Skip to main content

Tag: Waterton Biosphere Reserve Association

Black bear eats grass at the roadside near Pincher Creek

Sharing landscape with large carnivores is challenging

The group behind a project addressing human and wildlife interaction has received a financial shot in the arm.

The Alberta government is awarding the Waterton Biosphere Reserve Association $700,000 over the next five years for its Carnivores and Communities Program.

The concept: to find solutions for southwest farmers, ranchers and landowners directly affected by wildlife while at the same time protecting animals caught in the crosshairs.

“Coexisting with wildlife, including large carnivores, is an everyday part of living and working in rural Alberta,” says Todd Loewen, minister of forestry and parks. “This investment will help protect humans, wildlife and infrastructure.”

Among the group’s initiatives is reducing what it calls primary agriculture attractants. That can be everything from managing dead livestock to securing grain, feed and garbage. It also offers bear safety training for ranch families.

Sharing the landscape with large carnivores can be challenging, says CACP co-ordinator Jeff Bectell. “This new funding will enable us to continue helping our community coexist with the wildlife around us.”

Since 2009, the province has supported this project through single- and multi-year grants. However, the last three-year arrangement ended last spring.

 

 

 

 

Two girls, one with long blonde hair and one with pulled-back dark hair, and a young man crouch to observe objects in a metal square on the ground.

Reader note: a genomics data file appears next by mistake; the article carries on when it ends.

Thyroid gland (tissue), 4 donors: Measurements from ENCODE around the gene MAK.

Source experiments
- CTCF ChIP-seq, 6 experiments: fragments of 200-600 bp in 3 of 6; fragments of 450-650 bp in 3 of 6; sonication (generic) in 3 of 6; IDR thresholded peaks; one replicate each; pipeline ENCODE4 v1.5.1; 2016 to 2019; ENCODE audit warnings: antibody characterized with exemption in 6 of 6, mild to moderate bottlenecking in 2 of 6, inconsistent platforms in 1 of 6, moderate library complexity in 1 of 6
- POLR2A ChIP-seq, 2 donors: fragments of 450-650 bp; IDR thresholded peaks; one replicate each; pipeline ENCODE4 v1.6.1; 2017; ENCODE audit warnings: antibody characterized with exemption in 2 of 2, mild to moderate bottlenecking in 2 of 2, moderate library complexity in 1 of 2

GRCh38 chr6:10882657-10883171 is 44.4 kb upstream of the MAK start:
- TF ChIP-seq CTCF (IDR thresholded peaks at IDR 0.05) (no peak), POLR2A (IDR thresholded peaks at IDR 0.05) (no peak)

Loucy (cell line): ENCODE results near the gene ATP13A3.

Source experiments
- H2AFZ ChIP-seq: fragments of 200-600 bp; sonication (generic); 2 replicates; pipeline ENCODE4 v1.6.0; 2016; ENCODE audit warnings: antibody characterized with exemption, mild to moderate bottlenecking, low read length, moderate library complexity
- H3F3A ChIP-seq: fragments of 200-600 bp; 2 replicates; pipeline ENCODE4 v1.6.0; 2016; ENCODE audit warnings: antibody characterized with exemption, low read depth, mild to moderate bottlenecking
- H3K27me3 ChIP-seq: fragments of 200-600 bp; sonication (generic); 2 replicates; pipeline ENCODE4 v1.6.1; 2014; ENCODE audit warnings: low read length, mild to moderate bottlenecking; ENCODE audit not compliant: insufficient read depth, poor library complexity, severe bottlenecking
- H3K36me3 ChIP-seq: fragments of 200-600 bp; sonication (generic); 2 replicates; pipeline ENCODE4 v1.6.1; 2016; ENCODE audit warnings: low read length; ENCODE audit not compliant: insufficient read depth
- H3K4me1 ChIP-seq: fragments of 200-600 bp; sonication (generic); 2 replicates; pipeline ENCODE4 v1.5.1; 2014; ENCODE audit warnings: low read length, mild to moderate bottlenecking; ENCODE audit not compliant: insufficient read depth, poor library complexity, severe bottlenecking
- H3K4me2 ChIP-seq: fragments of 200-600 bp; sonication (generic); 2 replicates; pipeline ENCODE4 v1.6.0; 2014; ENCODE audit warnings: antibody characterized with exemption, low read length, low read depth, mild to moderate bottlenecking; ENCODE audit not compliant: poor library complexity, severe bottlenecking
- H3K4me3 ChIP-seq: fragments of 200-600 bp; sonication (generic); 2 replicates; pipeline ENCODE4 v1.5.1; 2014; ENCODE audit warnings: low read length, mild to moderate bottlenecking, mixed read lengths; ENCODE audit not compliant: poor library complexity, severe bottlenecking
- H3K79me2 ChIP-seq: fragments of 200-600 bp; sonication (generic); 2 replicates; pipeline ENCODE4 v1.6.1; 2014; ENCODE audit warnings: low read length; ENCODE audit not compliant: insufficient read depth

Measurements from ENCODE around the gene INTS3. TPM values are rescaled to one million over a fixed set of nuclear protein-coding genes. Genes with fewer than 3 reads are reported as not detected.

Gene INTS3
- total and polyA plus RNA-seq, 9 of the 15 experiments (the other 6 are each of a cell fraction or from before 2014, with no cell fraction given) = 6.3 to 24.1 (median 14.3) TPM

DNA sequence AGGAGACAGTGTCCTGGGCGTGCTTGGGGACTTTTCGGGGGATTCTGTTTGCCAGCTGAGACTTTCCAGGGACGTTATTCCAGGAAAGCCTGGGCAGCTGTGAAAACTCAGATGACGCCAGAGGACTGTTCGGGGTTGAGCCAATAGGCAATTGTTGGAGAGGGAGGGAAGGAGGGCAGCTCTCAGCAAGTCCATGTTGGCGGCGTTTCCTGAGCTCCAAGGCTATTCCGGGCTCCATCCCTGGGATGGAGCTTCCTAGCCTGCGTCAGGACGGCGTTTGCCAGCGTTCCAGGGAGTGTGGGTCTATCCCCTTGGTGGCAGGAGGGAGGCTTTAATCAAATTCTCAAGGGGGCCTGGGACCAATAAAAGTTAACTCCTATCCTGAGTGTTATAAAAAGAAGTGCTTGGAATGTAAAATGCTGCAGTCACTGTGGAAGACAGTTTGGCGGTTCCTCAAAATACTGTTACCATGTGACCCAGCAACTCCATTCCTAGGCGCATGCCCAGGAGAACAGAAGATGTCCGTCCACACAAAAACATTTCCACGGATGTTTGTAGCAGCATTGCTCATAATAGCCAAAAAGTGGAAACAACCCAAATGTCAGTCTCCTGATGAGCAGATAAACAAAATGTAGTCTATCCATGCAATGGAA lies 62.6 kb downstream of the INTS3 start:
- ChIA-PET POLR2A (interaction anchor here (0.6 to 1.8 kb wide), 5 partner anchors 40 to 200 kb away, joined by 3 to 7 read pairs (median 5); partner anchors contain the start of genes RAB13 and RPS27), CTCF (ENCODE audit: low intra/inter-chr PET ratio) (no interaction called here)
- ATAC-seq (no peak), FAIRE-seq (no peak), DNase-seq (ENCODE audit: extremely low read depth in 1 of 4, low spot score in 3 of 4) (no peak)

Shootin’ the Breeze – May 24, 2023

Excited jitters for creek critters

Students from Pincher Creek and Piikani Nation schools spent last Thursday together attending Pincher Creek’s Day on the Creek, where a variety of hands-on learning stations for all ages were staged along the creek. 

Man in cowboy hat stands among green trees

Dream to conserve the Yarrow comes to fruition

If you’ve ever taken a trip to Waterton Lakes National Park, you have likely been impacted by the sheer beauty of the Twin Butte area. On Oct. 25, the Nature Conservancy of Canada announced a new campaign to protect Yarrow Creek Ranch — a dream come true for the late Charlie Fischer.

The 1,650-hectare landscape features several exceptional habitats, including grasslands, wetlands, creeks and mixed forests.

Through the campaign, NCC is looking to raise $6.9 million to conserve the property while ensuring the natural rangeland stays intact, maintaining a sustainable and working landscape for the property owners, the Fischer-Cuthbertson family, and local ranchers to continue raising cattle and other livestock on.

Landscape view with autumn forest, river, sky and mountains.
With the property’s wide range of habitats and southern location, the Yarrow supports one of the highest numbers of species recorded at a potential NCC conservation property in Alberta. Photo by Brent Calver